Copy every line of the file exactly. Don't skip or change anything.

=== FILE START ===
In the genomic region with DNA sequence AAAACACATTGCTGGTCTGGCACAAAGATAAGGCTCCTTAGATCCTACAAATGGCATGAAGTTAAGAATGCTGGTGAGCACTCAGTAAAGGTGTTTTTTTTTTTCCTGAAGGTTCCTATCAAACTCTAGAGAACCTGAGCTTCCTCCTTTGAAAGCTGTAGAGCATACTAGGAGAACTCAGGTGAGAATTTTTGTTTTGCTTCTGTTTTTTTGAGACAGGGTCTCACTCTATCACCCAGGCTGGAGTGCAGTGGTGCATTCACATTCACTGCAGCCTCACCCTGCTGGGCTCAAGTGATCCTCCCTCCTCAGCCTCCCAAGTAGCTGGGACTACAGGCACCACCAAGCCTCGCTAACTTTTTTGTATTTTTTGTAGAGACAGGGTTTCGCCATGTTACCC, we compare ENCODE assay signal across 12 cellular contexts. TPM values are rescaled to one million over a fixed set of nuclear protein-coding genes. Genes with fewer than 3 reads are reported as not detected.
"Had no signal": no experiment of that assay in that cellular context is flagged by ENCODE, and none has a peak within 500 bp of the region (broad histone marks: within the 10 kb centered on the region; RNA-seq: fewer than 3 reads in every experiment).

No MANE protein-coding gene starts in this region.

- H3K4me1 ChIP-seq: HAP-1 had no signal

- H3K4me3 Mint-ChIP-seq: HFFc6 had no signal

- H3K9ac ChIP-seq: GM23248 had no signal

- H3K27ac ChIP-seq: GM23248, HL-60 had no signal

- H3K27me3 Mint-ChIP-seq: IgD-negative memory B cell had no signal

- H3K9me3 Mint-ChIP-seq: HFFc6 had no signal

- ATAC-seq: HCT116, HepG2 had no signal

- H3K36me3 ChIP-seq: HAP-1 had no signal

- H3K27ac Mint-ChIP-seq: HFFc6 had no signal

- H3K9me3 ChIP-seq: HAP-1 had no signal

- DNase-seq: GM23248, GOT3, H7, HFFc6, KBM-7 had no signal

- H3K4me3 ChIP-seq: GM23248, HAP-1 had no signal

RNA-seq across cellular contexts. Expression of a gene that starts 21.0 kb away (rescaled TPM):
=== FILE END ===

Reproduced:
In the genomic region with DNA sequence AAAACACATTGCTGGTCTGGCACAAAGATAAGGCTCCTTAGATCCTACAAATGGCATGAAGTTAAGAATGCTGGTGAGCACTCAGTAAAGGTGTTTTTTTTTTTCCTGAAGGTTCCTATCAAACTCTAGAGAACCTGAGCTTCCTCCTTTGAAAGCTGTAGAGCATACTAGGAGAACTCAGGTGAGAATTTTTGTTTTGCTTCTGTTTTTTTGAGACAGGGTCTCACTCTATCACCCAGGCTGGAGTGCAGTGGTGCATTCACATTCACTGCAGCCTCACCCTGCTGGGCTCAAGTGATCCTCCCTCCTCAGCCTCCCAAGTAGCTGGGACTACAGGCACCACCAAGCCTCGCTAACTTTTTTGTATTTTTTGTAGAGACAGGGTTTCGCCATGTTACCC, we compare ENCODE assay signal across 12 cellular contexts. TPM values are rescaled to one million over a fixed set of nuclear protein-coding genes. Genes with fewer than 3 reads are reported as not detected.
"Had no signal": no experiment of that assay in that cellular context is flagged by ENCODE, and none has a peak within 500 bp of the region (broad histone marks: within the 10 kb centered on the region; RNA-seq: fewer than 3 reads in every experiment).

No MANE protein-coding gene starts in this region.

- H3K4me1 ChIP-seq: HAP-1 had no signal

- H3K4me3 Mint-ChIP-seq: HFFc6 had no signal

- H3K9ac ChIP-seq: GM23248 had no signal

- H3K27ac ChIP-seq: GM23248, HL-60 had no signal

- H3K27me3 Mint-ChIP-seq: IgD-negative memory B cell had no signal

- H3K9me3 Mint-ChIP-seq: HFFc6 had no signal

- ATAC-seq: HCT116, HepG2 had no signal

- H3K36me3 ChIP-seq: HAP-1 had no signal

- H3K27ac Mint-ChIP-seq: HFFc6 had no signal

- H3K9me3 ChIP-seq: HAP-1 had no signal

- DNase-seq: GM23248, GOT3, H7, HFFc6, KBM-7 had no signal

- H3K4me3 ChIP-seq: GM23248, HAP-1 had no signal

RNA-seq across cellular contexts. Expression of a gene that starts 21.0 kb away (rescaled TPM):